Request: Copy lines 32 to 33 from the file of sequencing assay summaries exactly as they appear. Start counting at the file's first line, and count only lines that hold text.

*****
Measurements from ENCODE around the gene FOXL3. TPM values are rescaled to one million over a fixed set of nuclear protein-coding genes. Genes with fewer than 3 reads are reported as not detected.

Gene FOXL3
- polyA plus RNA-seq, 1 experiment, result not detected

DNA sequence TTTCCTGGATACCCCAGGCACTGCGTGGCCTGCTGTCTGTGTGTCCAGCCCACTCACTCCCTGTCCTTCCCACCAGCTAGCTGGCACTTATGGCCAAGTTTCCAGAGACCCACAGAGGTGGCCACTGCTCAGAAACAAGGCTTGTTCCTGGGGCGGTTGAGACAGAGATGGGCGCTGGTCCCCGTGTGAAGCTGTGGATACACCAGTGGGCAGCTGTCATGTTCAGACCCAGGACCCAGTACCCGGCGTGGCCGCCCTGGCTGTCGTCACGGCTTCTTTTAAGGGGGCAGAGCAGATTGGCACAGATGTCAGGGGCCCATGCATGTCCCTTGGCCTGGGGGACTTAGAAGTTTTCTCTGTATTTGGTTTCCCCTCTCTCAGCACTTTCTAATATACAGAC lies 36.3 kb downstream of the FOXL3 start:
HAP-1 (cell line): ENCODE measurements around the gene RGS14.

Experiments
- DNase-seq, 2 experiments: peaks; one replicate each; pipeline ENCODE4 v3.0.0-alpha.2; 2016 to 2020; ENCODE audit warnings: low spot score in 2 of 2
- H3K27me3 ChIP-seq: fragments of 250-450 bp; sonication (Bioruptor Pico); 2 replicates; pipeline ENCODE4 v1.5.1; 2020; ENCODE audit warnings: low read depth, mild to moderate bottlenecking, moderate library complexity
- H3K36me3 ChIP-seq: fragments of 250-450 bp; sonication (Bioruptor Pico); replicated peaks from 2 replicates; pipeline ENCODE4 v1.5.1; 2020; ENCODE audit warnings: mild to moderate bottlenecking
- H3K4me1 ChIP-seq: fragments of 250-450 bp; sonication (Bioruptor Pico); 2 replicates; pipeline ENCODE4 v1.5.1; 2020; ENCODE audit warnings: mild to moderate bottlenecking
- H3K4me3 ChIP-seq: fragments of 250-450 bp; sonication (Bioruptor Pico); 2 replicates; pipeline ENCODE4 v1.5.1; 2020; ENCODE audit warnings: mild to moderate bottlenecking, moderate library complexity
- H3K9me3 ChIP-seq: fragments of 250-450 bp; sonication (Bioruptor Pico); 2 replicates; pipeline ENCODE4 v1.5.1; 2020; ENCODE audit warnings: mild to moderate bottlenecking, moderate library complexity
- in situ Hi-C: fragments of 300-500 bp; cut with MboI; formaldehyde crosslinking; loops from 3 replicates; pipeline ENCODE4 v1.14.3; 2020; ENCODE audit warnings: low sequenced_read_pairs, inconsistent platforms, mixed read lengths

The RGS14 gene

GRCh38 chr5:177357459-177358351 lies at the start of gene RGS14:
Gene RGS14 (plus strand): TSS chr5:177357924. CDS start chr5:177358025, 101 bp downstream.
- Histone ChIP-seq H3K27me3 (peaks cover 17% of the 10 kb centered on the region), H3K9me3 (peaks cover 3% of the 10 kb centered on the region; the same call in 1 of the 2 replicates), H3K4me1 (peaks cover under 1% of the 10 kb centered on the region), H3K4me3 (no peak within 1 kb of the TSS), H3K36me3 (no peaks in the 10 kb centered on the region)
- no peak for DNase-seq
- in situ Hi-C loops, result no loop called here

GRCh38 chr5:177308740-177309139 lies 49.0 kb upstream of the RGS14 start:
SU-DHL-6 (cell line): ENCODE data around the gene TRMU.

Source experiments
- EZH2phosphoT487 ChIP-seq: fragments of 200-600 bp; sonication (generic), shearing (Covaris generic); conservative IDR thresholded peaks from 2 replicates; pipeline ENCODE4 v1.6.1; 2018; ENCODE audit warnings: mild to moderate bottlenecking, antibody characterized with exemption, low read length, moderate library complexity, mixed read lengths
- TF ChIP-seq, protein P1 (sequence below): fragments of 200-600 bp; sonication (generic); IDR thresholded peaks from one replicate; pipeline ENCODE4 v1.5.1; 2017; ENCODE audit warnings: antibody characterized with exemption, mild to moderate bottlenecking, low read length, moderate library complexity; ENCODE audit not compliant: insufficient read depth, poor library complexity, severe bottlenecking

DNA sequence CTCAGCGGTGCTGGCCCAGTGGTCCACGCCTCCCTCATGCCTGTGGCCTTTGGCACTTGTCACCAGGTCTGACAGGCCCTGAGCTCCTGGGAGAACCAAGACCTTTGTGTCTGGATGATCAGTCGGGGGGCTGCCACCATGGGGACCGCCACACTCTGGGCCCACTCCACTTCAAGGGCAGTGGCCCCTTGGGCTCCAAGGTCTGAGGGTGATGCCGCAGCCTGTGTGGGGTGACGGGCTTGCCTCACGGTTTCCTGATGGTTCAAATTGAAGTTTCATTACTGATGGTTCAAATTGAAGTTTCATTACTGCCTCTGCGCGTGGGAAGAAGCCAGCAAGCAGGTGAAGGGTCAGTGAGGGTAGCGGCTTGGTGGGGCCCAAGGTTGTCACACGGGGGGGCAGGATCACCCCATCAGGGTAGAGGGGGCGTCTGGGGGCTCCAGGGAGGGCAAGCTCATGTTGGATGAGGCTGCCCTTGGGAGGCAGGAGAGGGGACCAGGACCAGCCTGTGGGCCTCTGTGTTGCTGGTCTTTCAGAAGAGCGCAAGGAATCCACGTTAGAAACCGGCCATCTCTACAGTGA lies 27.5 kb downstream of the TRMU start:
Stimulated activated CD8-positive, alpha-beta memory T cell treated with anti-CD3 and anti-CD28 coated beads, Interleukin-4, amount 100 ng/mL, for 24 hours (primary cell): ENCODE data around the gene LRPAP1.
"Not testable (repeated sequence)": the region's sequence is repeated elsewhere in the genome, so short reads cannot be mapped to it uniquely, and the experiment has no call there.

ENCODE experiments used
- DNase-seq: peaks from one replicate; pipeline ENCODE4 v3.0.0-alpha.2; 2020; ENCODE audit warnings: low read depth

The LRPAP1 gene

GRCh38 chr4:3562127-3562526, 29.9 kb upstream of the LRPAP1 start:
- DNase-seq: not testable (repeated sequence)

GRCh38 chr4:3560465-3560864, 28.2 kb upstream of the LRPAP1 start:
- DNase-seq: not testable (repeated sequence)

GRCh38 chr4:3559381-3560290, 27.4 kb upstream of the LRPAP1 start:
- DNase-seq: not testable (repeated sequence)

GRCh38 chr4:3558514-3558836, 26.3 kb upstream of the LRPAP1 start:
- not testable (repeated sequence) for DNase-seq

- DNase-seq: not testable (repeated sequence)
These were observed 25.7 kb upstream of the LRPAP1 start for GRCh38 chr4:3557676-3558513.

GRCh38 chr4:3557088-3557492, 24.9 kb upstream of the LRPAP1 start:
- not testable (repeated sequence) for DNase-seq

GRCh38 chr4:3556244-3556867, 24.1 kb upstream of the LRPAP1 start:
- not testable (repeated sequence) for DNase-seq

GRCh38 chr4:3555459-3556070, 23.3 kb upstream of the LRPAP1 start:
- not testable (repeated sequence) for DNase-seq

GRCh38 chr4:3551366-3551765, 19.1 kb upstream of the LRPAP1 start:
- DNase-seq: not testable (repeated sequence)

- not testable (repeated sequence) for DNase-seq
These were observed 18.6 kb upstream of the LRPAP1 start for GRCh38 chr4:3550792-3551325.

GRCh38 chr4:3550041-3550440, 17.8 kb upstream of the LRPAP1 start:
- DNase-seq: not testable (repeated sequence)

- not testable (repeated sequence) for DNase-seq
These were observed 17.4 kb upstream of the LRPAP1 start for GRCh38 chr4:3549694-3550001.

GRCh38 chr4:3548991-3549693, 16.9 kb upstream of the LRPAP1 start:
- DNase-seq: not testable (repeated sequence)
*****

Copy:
- DNase-seq: not testable (repeated sequence)

GRCh38 chr4:3560465-3560864, 28.2 kb upstream of the LRPAP1 start: